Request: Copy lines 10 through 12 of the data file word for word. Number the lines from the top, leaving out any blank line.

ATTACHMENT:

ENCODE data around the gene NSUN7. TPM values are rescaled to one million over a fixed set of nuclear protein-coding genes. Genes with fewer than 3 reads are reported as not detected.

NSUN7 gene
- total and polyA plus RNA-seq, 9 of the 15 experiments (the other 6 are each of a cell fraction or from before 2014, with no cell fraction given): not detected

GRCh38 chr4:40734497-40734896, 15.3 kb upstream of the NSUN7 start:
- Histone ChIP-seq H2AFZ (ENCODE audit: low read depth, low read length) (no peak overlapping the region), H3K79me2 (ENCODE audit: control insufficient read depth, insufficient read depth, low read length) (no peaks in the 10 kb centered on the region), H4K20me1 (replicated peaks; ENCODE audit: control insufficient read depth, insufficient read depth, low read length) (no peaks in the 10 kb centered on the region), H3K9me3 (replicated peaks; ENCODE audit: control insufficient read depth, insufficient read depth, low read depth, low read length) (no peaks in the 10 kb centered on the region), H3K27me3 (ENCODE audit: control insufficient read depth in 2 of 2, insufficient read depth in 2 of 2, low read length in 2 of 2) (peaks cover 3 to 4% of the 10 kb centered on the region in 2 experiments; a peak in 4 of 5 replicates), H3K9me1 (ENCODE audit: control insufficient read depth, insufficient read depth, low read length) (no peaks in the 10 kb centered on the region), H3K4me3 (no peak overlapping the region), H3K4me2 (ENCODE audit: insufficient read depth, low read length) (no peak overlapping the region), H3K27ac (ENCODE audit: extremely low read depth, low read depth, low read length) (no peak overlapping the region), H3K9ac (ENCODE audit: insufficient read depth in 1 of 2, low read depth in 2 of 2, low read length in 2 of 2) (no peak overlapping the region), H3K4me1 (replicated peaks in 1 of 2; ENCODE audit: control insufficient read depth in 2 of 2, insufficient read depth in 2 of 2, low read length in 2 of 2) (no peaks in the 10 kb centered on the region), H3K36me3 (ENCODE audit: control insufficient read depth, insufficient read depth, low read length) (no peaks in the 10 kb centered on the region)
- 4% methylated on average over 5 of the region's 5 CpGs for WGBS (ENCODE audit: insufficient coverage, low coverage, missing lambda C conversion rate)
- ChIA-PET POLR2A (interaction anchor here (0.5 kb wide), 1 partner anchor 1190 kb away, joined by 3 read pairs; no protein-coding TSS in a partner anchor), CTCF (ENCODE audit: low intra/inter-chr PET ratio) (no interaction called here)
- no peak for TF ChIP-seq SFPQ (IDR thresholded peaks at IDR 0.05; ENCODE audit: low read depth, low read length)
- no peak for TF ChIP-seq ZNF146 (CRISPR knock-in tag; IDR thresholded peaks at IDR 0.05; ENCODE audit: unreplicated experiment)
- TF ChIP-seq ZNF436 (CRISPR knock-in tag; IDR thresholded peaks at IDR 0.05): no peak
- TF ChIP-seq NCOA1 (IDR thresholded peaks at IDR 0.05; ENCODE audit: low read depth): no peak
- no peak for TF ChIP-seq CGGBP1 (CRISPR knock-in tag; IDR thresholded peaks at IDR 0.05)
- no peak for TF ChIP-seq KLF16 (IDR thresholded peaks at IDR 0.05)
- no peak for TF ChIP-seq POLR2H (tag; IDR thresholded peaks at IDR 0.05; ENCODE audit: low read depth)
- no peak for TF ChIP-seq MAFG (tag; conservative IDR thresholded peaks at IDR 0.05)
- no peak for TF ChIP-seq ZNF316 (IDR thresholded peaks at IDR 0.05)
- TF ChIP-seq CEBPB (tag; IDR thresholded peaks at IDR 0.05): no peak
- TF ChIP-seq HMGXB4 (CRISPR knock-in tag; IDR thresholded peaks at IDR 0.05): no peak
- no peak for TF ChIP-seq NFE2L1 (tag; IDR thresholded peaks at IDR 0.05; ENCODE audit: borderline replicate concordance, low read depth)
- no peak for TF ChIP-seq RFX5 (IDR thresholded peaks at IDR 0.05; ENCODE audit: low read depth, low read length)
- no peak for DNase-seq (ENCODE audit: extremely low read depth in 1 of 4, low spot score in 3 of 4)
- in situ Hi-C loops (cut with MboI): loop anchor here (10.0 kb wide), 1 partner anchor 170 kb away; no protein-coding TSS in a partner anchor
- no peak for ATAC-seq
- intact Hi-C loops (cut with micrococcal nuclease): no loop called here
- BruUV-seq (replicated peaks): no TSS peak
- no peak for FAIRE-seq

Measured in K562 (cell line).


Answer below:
- TF ChIP-seq ZNF436 (CRISPR knock-in tag; IDR thresholded peaks at IDR 0.05): no peak
- TF ChIP-seq NCOA1 (IDR thresholded peaks at IDR 0.05; ENCODE audit: low read depth): no peak
- no peak for TF ChIP-seq CGGBP1 (CRISPR knock-in tag; IDR thresholded peaks at IDR 0.05)